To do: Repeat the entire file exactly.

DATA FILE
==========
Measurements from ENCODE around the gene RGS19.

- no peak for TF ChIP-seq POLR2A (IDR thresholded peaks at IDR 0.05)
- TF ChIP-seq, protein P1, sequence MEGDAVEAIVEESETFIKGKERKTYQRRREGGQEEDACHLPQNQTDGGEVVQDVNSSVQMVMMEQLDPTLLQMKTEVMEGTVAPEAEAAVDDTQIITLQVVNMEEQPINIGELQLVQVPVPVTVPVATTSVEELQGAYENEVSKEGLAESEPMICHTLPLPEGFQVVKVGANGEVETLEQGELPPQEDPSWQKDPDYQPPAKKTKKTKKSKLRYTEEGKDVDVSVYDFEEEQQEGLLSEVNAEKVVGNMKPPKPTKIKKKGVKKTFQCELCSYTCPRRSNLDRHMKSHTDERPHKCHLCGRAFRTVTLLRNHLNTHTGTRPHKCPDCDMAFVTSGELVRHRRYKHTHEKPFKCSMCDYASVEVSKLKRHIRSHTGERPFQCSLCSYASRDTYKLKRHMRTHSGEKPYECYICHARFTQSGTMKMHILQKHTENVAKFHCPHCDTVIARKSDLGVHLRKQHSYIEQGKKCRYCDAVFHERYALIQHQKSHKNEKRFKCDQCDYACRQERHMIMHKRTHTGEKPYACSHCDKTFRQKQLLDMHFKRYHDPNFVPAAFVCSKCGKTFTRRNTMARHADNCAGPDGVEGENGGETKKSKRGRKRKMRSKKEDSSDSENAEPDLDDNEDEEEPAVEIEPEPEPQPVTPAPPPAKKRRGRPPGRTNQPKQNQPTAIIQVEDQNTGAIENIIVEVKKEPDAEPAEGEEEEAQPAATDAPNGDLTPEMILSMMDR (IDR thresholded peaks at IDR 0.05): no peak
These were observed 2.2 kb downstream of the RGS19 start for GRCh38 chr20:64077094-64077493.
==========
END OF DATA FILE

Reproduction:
Measurements from ENCODE around the gene RGS19.

- no peak for TF ChIP-seq POLR2A (IDR thresholded peaks at IDR 0.05)
- TF ChIP-seq, protein P1, sequence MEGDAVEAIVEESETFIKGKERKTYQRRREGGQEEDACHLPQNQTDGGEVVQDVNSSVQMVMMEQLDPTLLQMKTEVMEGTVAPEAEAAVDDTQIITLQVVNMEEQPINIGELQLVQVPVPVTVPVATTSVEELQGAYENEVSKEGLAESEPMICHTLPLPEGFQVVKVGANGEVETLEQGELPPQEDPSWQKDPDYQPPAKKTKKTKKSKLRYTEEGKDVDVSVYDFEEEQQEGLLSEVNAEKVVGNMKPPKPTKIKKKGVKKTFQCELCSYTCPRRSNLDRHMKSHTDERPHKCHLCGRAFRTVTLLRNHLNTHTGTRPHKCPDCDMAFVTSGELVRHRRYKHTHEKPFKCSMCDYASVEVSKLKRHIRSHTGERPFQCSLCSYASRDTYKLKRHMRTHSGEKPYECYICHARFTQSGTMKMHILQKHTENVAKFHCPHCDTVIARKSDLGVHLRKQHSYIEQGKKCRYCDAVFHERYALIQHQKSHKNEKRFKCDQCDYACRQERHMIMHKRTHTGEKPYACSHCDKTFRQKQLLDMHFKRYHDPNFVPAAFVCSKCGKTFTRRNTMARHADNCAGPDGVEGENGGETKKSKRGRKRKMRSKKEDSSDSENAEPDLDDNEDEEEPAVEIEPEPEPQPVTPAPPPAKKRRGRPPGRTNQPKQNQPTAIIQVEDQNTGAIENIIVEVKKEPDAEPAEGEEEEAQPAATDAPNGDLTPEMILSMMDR (IDR thresholded peaks at IDR 0.05): no peak
These were observed 2.2 kb downstream of the RGS19 start for GRCh38 chr20:64077094-64077493.